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Local crews to assume control of fire

by BEAUX WHITE EAGLE
Staff Writer | September 28, 2022 1:00 AM

BONNERS FERRY – The Kootenai River Complex is expected to transition back to the Bonners Ferry Ranger District this weekend.

Over the next several days, some fire crews will have reached the end of the assignment period or are shifting efforts to other objectives such as suppression repair.

In addition, with fire objectives remaining 85% complete, fire behavior has become a little more active in the last day or two, causing widespread smoke and fog at lower elevations due to an inversion layer coupled with light winds, officials said. Fire progression monitoring is still a challenge for operations at night and in the early mornings, including the ability to monitor control lines by air, they said in a Tuesday press release.

“Dead and down heavy fuels continue to be the main carrier of fire, particularly on the southern and eastern slopes. The main operations firefighters are focusing on are reinforcing and patrolling fire control lines, mitigating hazard trees and snags, and chipping cut materials,” officials said.

With more smoke expected in the lower elevations, officials said they also expect another day of heavy air settling over the area. However, suppression repair continues to be the focus for crews as firefighters are actively looking for opportunities for suppression repair in areas that will not impact secure control lines.

Although fire activity has kicked up, officials said fire intensity is expected to remain low, smoldering and creeping through dead and down fuels. Priorities will continue to be reinforcing and patrolling fire control lines and monitoring fire behavior, especially in canyons that have shown recent activity. There will still be testing of structure protection equipment, chipping, excavating, and hazard tree removal. The Katka and Long Canyon fires have shown minimal fire growth and will continue to be unstaffed and monitored by aircraft if conditions are safe for flying.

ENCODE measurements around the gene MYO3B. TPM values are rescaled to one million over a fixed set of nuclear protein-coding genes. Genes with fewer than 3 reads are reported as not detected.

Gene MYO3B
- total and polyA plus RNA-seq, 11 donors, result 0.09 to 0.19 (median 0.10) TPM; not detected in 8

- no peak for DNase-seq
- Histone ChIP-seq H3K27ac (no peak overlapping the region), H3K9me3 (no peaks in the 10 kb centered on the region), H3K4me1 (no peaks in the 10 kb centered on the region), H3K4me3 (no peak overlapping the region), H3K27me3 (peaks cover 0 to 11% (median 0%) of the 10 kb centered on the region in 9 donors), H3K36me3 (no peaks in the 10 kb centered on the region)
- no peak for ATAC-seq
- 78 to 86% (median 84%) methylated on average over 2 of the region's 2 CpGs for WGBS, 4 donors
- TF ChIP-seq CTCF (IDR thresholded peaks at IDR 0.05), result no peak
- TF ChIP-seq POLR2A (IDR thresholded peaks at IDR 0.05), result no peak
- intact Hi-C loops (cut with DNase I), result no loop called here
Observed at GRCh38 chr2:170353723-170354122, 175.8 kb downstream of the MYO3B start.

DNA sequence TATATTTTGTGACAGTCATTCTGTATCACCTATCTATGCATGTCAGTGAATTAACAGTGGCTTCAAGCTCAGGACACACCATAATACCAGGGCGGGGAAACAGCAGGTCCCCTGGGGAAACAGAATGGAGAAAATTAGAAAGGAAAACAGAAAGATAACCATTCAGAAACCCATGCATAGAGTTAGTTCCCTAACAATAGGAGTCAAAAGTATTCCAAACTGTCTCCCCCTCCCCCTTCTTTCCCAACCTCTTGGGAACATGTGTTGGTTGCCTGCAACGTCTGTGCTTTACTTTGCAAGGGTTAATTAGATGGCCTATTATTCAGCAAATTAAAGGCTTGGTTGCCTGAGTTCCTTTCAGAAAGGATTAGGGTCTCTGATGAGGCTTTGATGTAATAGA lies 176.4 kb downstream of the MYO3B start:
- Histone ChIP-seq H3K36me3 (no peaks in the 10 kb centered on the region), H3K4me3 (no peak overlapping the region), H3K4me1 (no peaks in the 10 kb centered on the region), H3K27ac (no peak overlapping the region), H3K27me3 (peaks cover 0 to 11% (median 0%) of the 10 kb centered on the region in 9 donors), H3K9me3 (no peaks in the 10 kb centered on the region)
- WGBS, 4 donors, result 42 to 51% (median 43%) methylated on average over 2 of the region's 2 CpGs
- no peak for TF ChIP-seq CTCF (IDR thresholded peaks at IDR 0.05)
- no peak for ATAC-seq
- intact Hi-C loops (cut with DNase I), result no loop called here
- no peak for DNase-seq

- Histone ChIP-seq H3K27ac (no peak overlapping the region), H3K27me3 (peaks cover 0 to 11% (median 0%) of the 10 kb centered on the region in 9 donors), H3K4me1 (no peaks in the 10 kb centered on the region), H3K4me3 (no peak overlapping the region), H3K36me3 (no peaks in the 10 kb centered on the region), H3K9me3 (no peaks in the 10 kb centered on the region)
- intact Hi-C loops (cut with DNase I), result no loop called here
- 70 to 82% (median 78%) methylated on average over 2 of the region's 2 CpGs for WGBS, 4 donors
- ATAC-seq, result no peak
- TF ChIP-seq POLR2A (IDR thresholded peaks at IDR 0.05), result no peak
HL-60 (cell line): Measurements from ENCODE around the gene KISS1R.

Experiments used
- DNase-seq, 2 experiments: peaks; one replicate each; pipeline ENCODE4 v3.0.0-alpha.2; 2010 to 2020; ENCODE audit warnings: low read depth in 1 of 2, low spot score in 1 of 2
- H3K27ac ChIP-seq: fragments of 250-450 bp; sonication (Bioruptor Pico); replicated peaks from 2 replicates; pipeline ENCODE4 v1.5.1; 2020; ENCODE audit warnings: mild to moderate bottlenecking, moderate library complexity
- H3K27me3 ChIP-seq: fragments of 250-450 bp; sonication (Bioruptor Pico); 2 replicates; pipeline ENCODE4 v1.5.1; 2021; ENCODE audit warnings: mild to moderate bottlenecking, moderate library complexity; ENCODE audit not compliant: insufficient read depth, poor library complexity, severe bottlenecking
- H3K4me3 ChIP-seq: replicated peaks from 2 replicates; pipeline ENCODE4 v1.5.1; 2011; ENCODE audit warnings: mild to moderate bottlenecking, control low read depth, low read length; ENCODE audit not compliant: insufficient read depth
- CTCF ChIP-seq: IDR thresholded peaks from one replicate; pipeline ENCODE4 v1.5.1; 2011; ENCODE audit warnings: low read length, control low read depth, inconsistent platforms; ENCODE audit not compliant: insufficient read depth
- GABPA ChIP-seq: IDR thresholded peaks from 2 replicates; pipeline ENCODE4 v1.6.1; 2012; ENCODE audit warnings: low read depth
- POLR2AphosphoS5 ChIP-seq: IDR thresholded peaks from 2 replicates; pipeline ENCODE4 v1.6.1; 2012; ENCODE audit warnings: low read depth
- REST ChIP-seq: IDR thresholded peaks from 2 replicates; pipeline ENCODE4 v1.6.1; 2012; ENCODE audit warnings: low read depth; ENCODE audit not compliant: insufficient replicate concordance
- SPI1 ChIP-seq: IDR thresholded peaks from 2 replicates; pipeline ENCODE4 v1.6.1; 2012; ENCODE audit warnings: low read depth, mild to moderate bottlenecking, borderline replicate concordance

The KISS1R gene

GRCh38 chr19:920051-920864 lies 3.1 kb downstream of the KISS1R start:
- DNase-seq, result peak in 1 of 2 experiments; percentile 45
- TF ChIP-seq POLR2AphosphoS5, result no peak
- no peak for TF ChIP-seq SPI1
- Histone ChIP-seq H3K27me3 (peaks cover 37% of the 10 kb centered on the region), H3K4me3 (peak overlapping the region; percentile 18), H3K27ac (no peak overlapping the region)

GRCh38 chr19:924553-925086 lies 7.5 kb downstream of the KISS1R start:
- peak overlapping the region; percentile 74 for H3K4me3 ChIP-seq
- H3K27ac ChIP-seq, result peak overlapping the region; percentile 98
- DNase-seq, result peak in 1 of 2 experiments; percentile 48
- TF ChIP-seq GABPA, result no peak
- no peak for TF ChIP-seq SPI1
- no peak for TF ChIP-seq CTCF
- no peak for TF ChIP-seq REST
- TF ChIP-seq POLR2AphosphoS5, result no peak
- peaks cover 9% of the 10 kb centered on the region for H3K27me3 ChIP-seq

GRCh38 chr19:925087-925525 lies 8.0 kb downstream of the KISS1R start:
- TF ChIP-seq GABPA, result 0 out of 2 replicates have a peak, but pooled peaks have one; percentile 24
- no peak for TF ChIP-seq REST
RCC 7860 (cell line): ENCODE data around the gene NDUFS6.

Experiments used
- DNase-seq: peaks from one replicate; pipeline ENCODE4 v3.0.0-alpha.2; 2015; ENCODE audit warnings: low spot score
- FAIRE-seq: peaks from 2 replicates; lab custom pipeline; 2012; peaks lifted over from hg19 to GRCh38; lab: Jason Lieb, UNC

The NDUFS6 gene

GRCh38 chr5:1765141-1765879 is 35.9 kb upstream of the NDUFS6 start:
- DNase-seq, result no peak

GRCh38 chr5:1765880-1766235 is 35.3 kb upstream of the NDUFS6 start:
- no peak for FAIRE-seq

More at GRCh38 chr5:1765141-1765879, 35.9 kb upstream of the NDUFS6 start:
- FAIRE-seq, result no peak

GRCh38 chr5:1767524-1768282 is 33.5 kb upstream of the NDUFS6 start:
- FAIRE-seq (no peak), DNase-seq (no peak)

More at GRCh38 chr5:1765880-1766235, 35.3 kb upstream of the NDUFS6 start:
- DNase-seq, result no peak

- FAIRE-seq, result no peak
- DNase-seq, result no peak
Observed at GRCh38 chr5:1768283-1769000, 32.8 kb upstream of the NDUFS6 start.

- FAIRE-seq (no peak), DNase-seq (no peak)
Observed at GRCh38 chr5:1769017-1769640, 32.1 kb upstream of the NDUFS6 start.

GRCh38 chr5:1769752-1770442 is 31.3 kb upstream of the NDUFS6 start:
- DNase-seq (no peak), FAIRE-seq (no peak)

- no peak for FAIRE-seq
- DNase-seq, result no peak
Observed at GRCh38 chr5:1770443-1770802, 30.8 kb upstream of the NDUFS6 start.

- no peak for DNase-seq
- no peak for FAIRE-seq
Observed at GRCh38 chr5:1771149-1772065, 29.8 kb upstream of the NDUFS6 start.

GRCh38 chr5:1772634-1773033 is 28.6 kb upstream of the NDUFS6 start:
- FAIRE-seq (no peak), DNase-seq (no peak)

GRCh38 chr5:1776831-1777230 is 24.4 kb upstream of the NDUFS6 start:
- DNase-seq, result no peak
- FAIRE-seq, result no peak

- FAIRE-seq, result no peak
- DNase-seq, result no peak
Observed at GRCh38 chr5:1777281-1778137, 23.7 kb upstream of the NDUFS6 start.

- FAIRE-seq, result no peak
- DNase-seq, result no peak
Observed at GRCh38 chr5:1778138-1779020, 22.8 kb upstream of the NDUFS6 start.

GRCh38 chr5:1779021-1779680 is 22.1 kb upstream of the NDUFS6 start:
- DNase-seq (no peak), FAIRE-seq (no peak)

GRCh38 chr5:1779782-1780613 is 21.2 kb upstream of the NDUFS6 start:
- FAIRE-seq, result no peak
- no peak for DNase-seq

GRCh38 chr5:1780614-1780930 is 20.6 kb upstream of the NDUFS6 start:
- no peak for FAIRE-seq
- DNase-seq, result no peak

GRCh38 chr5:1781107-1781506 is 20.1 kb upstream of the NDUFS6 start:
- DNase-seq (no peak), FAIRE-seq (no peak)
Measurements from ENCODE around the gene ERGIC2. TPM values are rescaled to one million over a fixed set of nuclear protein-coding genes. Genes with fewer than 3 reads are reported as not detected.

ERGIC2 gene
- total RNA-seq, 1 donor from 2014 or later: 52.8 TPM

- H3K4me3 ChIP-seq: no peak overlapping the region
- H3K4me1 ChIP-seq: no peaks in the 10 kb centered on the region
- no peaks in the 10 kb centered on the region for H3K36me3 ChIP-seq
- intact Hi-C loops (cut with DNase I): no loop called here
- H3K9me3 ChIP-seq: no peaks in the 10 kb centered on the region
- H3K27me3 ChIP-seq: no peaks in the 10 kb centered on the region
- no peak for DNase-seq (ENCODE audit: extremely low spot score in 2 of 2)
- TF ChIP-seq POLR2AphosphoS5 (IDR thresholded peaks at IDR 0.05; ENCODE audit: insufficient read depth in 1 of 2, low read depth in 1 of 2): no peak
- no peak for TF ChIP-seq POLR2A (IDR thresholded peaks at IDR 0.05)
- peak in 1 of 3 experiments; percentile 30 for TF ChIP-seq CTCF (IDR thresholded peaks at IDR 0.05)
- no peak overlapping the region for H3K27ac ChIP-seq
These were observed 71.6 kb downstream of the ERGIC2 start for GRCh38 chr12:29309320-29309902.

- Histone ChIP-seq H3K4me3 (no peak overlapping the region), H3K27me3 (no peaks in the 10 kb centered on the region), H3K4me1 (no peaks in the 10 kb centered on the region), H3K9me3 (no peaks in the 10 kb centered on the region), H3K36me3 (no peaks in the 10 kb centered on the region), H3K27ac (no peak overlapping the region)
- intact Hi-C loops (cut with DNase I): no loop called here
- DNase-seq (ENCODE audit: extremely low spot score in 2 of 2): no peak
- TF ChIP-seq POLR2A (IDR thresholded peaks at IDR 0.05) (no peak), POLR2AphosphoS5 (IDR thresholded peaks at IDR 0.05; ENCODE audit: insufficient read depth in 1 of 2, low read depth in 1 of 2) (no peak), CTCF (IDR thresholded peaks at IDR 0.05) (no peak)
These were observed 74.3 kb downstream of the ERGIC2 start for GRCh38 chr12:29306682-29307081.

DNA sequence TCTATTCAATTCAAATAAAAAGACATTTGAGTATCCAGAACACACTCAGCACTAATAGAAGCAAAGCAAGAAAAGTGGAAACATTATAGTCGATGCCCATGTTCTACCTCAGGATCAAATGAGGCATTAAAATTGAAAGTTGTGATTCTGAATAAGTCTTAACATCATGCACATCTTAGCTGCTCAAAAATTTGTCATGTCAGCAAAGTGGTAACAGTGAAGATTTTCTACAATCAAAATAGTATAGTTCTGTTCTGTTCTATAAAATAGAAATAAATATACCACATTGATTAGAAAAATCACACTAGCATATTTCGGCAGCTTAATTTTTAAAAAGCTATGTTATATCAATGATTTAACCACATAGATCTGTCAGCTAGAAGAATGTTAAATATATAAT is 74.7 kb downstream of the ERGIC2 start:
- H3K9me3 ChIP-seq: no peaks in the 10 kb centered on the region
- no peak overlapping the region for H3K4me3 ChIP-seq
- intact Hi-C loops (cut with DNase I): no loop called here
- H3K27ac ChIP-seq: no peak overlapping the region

The fire has burned an estimated 21,808 acres since it was started by lighting in mid-August.

Boulder Mountain Fire

The Washington Department of Natural Resources and Colville National Forest has assumed control of the Boulder Mountain Fire.

The fire, which has burned 2,310 acres, has been contained to 99% contained.

While the Colville National Forest has lifted a closure enacted for the duration of the fire, officials warned that many natural hazards can exist for months – if not years – after a fire is out, including unstable dead or dying trees, burned out root systems and unstable soils.

Diamond Watch Fire

Since started by a lightning strike in mid-July, the Diamond Watch fire, has burned 1,177 acres. Located 5.5 miles due west of Nordman, the fire is listed at 55% containment with 15 fire personnel assigned to the fire.

Columbus and Bear Gulch Fires

The Columbus Fire, started by a lightning strike in August, is straddling the Idaho/Montana corner near the Columbus Creek drainage.

Located 6 miles northeast of Murray, the fire has burned 1,806 acres and is 0% contained.

Located 6 miles east of Murray, the Bear Gulch Fire has burned 144 acres since being sparked by lightning in mid-August. The fire is within a mile of the Idaho/Montana border with terrain similar to the nearby Columbus Fire.

Thor Fire

The Thor Fire — along with the Slate, Salmo and Gypsy Ridge fires — is burning in an area where the fire activity does not pose a threat to any “values at risk,” including wildlife habitats, watershed areas, natural resources, recreation infrastructure, or private land.

The largest of the fires, the Thor Fire, has burned 1,300 acres; the Slate Fire, 620; Salmo, 320; and Gypsy Ridge, 17.

A Type 3 Incident Management Team is managing four fires in the same general area.

photo

(Photo courtesy KOOTENAI ROVER COMPLEX)

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